Testimony: Reexamining Kansas’ Pass-through Carve-out
Update (5/18/17): When we presented this testimony in January 2017, our written testimony cited a pass-through carveout estimate of over $500 million from the Kansas tax expenditure report because on the day we testified, Kansas acting revenue secretary Sam Williams withdrew the official state estimate of the cost as inadequately low and promised a future revision, and no other official estimates were publicly available. In oral testimony that day, we said the actual number was probably between $200 million and $300 million per year, and since then, more recent estimates have confirmed that range. We have decided to update this number in this post since this post is cited frequently. We also replaced an incorrect reference to 2015 spending growth with spending changes each year since 2013. Additionally, we have changed several references to years in this testimony to indicate fiscal years or calendar years, to improve clarity.
Update (6/30/17): We have appended a note on pass-through data information following a May 2017 revelation that the Governor’s original 2012 estimate of pass-through entities was incorrect.
Presentation to the Kansas House Committee on Taxation
Chairman Johnson, Vice Chairman Phillips, Ranking Member Sawyer, Members of the Committee,
Thank you for the opportunity to speak with you today. My name is Scott Drenkard, and I’m an economist and the director of state projects at the Tax Foundation. I am joined by my colleague Joe Henchman, Vice President of Legal & State Projects at the Tax Foundation. For those unfamiliar with our group, we are a non-partisan, non-profit organization that has monitored fiscal policy at all levels of government since 1937. We have produced the Facts & Figures handbook since 1941, we calculate Tax Freedom Day each year, and have a wealth of data, rankings, and other information at our website, www.TaxFoundation.org.
While we take no position on legislation, we hope to offer our insights and provide a national perspective on tax issues.
Kansas’ pass-through exemption is costly and has forced other tax increases
In 2012, Kansas enacted a tax cut package that reduced income tax rates while completely eliminating income tax on pass-through entities like LLCs, S corps, partnerships, farms, and sole proprietorships. At the time, we warned that the pass-through exemption did not have good economic justification and would “encourage economically inefficient, though tax-reducing” restructuring activity. We also warned that the “tax reductions, while producing positive economic benefits, would cost revenue and ultimately need to be paid for either by cutting spending or increasing taxes elsewhere.”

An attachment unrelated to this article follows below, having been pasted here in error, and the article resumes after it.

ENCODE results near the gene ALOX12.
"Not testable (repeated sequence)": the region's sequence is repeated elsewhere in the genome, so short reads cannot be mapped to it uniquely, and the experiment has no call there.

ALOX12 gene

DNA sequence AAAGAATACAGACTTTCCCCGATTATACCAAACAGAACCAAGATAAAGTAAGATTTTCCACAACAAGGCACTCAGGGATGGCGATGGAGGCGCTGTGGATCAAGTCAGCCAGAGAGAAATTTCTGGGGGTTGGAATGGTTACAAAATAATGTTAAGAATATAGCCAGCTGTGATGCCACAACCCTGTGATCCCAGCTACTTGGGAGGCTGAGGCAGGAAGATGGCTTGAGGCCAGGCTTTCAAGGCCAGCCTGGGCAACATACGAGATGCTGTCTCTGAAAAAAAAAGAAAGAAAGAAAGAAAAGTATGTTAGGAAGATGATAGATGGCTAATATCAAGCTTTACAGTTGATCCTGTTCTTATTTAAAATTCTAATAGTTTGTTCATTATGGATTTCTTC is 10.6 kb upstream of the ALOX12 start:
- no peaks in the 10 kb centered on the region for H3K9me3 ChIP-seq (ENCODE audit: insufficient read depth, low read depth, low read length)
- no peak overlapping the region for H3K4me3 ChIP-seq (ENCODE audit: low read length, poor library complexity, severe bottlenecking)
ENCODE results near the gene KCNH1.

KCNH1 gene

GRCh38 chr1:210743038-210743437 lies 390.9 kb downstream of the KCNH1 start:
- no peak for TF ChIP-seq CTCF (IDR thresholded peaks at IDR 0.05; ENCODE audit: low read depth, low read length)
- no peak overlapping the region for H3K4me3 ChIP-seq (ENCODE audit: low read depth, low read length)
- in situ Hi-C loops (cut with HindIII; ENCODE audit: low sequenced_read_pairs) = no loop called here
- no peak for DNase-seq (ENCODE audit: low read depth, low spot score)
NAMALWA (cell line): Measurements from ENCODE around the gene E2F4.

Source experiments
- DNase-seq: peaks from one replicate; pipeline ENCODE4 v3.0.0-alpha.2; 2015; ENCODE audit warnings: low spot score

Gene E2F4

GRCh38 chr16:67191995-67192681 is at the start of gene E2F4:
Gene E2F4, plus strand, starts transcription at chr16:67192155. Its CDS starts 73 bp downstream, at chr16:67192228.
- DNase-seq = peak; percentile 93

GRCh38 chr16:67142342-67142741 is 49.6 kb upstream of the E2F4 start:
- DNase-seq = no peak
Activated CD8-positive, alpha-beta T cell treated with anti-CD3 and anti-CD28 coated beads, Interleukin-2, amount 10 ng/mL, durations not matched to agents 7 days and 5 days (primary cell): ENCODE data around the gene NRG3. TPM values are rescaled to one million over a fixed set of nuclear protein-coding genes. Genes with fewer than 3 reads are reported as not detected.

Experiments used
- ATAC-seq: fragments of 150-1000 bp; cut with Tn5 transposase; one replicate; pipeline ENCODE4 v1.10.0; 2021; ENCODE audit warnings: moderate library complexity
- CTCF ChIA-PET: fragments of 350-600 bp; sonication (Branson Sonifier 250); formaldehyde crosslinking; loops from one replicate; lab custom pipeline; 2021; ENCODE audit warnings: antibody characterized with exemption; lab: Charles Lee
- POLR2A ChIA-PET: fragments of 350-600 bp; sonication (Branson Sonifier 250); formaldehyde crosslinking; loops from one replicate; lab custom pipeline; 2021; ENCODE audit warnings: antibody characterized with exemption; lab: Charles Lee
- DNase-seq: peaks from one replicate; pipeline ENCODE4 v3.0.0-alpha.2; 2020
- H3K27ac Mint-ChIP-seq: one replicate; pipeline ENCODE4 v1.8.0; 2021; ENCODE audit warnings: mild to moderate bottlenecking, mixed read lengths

Between FY 2013 and FY 2014, revenue dropped by $688 million, from $6.341 billion to $5.653 billion ($293 million more than the predicted drop to $5.947 billion). Spending between those years was only cut $152 million, from $6.134 billion to $5.982 billion. These numbers are quite large for a $6 billion general revenue fund. The state delayed a planned cut to the sales tax, weakened the generosity of itemized deductions, and drew down reserves to make ends meet.
FY 2015 had a significant cash deficit, masked by draining the rainy day fund and beginning balances. Spending growth has also been slow, averaging about 0.5 percent in recent years (+1.11 percent in 2013, -2.96 percent in 2014, +4.25 percent in 2015, -0.55 percent in 2016, and proposed +1.09 percent in 2017), and just 0.3 percent per year since 2008.
At the beginning of FY 2016, budget deficits widened sufficiently and spending remained adequately high that hikes to other taxes were necessary to make the budget balance. The state hiked the sales tax rate from from 6.15 percent to 6.5 percent, giving the state the 8th highest sales tax in the country. The state hiked the cigarette tax rate from 79 cents per pack to $1.29 per pack. A new tax was placed on vapor products (e-cigarettes). The state also eliminated many deductions in the individual income tax, and created a one-time tax amnesty program.
Governor Brownback’s latest budget proposal includes a further $1 cigarette tax increase, which for a state that borders Missouri is in my view untenable (Missouri levies a 17 cent per pack tax). This proposal is joined by a plan to securitize funds from the tobacco Master Settlement Agreement, which would dry up a future revenue stream to solve this year’s budget issues.